The Orpheus from the Woods Hole Oceanographic Institution is designed to maneuver autonomously and in swarms of vehicles at the deepest depths and to land to collect samples on the fly.
Credit: Evan Kovacs/© Woods Hole Oceanographic Institution
Credit: Evan Kovacs/© Woods Hole Oceanographic Institution
From Scientific American by Timothy Shank
New findings show that the ocean is much more intertwined with our lives than we ever imagined
For more than 50 years deep-sea exploration has been a continuous fount of discoveries that change how we think about life in the ocean, on dry land and even beyond our planet.
Consider the following three events.
On October 16, 1968, a cable tethering the submersible Alvin to a research ship located 100 miles off Nantucket broke.
The sub sank to the seafloor more than 5,000 feet below; the crew of three escaped safely.
Nearly a year later, when a team brought Alvin back to the surface, the biggest surprise was that the crew's lunch—bologna sandwiches and apples in a plastic box—was strikingly well preserved.
Bacteriological and biochemical assays proved it.
Someone even took a bite.
Subsequent experiments in the Woods Hole Oceanographic Institution laboratory where I'm writing this article found that rates of microbial degradation in the retrieved samples were 10 to 100 times slower than expected.
This discovery, and others, led to the conclusion that metabolic and growth rates among deep-sea organisms were much slower than those of comparable species at the ocean's surface.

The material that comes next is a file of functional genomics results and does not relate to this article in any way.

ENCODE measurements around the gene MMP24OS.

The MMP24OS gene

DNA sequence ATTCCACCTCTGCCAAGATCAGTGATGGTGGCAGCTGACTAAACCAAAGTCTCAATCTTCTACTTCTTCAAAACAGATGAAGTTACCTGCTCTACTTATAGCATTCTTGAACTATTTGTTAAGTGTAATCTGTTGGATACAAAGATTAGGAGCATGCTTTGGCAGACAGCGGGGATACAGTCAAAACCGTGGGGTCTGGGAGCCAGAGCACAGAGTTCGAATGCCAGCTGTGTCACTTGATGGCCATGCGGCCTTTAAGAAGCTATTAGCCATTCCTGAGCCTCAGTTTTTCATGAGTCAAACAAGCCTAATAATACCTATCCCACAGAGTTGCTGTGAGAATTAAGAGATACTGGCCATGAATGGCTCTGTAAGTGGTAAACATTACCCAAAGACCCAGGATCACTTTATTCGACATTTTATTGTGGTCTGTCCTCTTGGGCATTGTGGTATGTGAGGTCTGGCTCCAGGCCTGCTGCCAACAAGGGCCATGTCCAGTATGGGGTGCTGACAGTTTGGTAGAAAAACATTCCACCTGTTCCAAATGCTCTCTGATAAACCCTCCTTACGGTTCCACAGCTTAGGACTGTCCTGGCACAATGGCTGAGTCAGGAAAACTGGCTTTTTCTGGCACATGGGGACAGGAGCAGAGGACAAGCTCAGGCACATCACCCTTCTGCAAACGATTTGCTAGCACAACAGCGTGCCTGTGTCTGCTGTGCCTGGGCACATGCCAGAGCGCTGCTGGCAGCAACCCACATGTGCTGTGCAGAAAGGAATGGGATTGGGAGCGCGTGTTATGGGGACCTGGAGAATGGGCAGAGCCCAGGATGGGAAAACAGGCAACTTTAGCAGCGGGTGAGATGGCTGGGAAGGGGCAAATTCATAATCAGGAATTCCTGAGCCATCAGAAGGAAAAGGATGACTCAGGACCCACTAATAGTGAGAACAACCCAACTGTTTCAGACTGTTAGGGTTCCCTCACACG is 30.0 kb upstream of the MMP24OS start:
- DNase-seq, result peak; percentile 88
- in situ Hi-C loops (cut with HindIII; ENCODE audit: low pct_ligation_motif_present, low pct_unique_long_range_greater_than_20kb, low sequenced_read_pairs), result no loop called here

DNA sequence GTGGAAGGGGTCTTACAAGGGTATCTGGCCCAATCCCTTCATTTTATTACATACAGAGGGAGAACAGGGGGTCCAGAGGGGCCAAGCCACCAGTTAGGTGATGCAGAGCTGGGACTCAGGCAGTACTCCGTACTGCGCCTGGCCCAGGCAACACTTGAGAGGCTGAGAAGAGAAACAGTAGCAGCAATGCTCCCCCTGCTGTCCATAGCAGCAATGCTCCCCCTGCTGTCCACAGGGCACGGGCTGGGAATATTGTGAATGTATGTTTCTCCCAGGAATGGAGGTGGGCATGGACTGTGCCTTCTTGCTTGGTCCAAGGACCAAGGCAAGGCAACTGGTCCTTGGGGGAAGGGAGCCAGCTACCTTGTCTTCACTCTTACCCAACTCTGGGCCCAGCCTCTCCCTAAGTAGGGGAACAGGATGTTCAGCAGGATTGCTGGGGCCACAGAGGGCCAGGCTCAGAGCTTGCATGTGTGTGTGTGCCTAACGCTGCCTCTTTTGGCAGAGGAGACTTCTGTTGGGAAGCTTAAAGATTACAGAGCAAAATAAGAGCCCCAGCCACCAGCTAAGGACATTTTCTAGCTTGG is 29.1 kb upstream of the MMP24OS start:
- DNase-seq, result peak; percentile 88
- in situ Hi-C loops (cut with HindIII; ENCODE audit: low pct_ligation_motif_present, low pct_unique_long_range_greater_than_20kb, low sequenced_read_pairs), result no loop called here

In 1977 scientists diving in the restored Alvin made another historic discovery—the first in-person observations of life around hot, hydrothermal vents rising from the seafloor.
This sighting overturned the long-held view that our entire planetary food web was built on photosynthesis—using sunlight's energy to convert carbon dioxide and water into complex carbohydrates and oxygen.
The hydrothermal organisms, and the entire ecosystem, thrived in pure darkness, converting chemicals in the vent fluid into life-sustaining compounds through a process we now call chemosynthesis.
If that revelation wasn't surprising enough, an expedition I was part of in 1993 exposed an earlier mistaken belief.
We had discovered a significant hydrothermal vent ecosystem on the East Pacific Rise.
The system had been destroyed by a seafloor eruption just a few years earlier, yet it had already been bountifully recolonized.
A bologna sandwich might decay so slowly in the deep that you could eat it a year later, but it turned out that biological processes in the deep sea could be extremely fast as well.
Each new ocean discovery that disrupts old dogma reinforces a much larger truth: the ocean is far more complex—and much more intertwined with our own lives—than we ever imagined.
For much of the 20th century, for example, scientists maintained that the deep ocean was a harsh, monotonous place of perpetual darkness, frigid temperatures, limited food and extreme pressure—conditions that should make complex forms of life impossible.